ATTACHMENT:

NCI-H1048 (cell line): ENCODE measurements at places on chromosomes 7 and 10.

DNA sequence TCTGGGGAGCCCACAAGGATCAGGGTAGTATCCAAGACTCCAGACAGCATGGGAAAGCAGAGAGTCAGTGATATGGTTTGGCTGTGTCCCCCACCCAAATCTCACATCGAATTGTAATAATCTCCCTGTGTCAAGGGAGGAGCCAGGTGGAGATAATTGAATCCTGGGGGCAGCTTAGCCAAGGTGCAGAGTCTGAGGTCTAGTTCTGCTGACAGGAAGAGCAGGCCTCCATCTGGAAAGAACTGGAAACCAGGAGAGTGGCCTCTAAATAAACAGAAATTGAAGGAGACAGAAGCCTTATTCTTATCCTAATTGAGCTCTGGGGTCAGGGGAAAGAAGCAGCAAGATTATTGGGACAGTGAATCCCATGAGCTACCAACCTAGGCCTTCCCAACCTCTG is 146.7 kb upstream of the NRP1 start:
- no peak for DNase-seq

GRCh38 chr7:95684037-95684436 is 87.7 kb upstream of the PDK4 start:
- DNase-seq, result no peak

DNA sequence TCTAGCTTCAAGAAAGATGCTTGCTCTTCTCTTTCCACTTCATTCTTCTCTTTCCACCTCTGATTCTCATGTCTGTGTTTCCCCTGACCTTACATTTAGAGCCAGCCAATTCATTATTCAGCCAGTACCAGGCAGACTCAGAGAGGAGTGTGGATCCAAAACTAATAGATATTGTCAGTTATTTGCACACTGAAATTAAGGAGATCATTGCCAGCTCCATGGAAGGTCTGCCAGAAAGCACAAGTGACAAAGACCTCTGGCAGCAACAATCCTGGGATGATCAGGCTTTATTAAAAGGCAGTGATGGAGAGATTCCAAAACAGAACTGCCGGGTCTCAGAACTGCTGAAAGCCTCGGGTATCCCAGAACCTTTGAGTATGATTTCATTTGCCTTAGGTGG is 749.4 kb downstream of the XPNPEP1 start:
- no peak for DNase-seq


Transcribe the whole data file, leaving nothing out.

NCI-H1048 (cell line): ENCODE measurements at places on chromosomes 7 and 10.

DNA sequence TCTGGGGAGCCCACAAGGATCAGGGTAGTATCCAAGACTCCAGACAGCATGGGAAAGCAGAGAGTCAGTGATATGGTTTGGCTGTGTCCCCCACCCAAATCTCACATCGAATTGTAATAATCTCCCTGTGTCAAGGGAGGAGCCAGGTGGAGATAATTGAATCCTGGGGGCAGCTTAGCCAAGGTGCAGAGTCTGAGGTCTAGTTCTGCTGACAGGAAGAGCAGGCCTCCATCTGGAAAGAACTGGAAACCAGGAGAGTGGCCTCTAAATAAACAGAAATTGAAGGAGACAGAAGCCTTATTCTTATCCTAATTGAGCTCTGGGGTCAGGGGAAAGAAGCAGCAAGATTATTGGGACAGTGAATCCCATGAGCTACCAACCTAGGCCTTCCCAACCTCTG is 146.7 kb upstream of the NRP1 start:
- no peak for DNase-seq

GRCh38 chr7:95684037-95684436 is 87.7 kb upstream of the PDK4 start:
- DNase-seq, result no peak

DNA sequence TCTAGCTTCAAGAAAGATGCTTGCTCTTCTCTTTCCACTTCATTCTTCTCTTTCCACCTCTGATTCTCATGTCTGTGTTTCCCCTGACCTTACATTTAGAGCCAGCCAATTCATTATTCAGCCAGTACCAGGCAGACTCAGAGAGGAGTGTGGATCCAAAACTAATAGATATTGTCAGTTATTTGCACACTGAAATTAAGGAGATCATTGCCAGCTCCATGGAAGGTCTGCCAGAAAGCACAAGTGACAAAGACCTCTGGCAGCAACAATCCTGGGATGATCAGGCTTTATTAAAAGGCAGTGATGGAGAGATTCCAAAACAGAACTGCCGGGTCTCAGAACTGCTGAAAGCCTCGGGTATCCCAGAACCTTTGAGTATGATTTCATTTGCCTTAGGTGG is 749.4 kb downstream of the XPNPEP1 start:
- no peak for DNase-seq